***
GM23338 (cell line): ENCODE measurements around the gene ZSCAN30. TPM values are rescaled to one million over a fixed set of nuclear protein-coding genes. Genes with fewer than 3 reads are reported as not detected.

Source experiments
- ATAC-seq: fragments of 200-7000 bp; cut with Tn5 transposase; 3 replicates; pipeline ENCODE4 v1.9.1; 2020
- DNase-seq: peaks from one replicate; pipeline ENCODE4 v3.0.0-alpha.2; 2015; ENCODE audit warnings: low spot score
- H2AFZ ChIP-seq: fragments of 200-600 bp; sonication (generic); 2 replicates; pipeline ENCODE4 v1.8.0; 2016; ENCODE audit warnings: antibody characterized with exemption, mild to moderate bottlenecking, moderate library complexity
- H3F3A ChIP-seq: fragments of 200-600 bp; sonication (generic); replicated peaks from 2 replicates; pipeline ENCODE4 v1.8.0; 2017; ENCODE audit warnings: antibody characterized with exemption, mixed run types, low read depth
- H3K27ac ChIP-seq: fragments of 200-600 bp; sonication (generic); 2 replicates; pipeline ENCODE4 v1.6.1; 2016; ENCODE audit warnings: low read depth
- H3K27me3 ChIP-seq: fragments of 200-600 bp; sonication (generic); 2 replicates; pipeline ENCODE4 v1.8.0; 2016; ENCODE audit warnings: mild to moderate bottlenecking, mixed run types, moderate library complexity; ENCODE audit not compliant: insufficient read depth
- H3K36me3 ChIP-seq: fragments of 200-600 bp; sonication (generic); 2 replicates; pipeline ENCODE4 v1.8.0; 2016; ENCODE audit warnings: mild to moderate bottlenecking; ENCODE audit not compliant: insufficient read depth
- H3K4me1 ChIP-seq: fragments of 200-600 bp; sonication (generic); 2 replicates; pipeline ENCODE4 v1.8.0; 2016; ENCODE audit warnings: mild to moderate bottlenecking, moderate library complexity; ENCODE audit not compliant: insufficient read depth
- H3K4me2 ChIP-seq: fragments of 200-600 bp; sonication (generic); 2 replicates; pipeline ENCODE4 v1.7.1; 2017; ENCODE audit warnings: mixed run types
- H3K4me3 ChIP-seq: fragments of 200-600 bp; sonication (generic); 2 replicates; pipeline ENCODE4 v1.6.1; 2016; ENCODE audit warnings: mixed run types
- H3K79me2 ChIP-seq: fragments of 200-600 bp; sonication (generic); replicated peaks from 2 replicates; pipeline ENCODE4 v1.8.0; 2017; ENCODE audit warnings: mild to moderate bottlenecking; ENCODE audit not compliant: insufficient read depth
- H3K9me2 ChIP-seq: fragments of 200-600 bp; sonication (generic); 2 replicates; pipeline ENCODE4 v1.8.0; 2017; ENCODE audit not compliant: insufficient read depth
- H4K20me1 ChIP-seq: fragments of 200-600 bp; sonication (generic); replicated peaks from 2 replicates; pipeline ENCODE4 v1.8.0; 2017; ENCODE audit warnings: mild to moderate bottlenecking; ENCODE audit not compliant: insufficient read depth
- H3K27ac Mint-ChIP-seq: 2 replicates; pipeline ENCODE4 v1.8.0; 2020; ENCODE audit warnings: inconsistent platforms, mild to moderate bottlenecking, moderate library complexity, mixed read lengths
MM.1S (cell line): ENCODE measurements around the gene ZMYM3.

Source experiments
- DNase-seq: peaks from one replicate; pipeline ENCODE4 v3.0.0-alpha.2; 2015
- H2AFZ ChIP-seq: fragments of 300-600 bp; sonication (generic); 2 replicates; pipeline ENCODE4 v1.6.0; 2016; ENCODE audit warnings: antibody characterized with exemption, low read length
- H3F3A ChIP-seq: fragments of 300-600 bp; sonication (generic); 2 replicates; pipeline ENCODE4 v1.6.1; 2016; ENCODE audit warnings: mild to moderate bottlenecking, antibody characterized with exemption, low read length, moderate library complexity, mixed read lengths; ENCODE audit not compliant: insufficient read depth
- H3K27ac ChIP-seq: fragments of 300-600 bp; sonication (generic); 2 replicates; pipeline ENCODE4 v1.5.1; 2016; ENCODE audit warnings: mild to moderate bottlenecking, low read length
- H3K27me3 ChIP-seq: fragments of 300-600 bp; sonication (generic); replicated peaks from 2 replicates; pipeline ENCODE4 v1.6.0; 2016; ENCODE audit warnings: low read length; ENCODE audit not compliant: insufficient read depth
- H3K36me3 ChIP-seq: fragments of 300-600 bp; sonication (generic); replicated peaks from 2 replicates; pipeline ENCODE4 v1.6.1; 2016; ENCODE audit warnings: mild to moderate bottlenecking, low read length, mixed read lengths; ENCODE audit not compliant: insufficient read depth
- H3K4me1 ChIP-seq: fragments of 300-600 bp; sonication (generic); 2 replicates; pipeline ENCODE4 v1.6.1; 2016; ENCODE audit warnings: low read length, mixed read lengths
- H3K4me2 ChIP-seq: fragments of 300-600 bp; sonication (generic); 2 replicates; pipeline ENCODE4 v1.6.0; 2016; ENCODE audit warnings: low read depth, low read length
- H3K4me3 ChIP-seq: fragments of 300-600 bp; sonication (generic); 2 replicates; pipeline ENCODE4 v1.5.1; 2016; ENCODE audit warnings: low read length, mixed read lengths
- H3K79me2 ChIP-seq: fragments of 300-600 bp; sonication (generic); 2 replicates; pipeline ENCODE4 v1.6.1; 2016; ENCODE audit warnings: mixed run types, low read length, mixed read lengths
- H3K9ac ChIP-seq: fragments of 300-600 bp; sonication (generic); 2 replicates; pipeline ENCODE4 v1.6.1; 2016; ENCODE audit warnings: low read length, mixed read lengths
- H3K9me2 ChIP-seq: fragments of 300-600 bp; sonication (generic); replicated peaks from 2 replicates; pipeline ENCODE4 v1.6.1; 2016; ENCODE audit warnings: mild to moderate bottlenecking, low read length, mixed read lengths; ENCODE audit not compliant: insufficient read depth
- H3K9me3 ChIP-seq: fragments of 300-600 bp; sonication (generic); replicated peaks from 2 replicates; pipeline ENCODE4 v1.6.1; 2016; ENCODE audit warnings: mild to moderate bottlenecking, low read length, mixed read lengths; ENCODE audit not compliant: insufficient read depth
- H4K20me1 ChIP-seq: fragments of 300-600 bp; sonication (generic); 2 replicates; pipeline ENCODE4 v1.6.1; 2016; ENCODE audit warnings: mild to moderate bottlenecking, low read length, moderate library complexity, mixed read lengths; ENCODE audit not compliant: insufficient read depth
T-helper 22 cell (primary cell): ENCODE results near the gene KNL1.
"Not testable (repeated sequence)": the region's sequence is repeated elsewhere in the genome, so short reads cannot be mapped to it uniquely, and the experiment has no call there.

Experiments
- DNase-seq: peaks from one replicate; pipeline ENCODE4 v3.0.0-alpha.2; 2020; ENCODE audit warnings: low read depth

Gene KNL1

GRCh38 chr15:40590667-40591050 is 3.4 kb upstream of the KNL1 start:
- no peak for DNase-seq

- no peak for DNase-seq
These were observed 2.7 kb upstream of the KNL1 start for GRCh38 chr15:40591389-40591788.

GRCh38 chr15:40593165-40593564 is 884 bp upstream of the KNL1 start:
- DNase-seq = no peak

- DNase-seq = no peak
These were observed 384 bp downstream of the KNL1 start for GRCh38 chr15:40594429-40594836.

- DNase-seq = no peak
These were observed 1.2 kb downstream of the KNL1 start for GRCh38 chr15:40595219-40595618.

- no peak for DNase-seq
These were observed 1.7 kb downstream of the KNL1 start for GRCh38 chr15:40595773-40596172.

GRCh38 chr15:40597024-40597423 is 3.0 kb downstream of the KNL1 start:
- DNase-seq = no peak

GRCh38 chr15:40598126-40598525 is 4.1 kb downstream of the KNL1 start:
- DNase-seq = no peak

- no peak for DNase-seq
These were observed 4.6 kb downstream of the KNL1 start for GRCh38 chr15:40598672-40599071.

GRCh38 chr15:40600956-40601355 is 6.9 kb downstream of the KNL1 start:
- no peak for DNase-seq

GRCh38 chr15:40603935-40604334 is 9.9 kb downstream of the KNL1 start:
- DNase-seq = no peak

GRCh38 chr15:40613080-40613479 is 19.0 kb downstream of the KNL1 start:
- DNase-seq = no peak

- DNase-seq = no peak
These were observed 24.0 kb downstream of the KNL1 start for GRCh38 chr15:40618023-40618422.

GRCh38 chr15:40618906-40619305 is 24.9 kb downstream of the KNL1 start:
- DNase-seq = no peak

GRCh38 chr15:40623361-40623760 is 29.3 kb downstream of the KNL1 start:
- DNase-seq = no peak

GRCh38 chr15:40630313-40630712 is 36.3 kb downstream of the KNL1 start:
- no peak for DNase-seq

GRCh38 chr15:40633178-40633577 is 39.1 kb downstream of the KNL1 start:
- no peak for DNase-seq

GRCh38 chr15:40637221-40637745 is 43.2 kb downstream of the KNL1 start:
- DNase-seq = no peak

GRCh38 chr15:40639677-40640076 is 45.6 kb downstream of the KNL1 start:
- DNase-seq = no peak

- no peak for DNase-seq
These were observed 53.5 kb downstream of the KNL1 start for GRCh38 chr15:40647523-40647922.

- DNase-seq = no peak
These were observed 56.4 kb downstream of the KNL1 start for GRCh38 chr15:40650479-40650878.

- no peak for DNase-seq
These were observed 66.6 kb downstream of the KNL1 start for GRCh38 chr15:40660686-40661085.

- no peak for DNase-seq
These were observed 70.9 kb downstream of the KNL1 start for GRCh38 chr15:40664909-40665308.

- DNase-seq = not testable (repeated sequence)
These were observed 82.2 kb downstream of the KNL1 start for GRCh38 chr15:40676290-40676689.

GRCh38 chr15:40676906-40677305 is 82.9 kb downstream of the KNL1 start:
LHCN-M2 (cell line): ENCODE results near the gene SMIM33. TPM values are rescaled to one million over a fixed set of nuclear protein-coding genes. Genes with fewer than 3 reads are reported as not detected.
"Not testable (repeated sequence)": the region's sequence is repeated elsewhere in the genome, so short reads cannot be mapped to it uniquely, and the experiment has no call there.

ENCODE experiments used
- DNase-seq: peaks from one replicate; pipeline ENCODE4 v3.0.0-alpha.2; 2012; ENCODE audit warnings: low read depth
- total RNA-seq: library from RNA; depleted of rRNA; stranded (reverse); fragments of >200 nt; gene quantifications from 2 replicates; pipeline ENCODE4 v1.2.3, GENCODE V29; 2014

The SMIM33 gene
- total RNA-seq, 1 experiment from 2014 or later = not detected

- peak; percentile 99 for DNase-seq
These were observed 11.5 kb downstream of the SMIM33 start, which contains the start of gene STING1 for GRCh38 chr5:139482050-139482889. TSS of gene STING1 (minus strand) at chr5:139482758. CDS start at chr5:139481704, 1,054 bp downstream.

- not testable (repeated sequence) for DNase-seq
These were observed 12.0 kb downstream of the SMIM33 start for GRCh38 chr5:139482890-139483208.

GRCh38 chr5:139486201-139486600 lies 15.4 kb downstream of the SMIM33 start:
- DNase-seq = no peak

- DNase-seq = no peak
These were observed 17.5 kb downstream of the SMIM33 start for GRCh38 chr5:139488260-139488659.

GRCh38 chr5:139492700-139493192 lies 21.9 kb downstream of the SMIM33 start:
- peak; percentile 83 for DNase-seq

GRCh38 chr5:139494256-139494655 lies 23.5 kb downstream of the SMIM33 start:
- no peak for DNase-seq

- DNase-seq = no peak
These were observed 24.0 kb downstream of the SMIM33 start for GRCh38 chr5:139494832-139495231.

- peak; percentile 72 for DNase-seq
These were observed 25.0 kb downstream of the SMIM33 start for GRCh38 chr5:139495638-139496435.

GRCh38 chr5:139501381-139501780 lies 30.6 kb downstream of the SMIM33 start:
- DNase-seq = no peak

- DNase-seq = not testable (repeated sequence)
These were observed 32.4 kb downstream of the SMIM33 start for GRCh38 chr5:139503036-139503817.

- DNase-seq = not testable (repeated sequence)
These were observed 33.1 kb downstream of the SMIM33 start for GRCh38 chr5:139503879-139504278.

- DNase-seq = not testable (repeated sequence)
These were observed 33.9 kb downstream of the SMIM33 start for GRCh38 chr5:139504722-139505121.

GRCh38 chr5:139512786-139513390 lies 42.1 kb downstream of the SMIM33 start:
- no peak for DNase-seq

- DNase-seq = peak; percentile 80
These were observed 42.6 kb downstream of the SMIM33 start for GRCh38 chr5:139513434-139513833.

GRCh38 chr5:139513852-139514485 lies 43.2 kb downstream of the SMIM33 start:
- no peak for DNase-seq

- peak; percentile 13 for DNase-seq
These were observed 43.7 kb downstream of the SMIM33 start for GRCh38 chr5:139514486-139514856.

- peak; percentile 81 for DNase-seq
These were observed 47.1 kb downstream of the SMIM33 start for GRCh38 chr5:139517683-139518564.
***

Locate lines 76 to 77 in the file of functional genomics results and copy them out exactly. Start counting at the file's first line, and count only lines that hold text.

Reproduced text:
- no peak for DNase-seq
These were observed 53.5 kb downstream of the KNL1 start for GRCh38 chr15:40647523-40647922.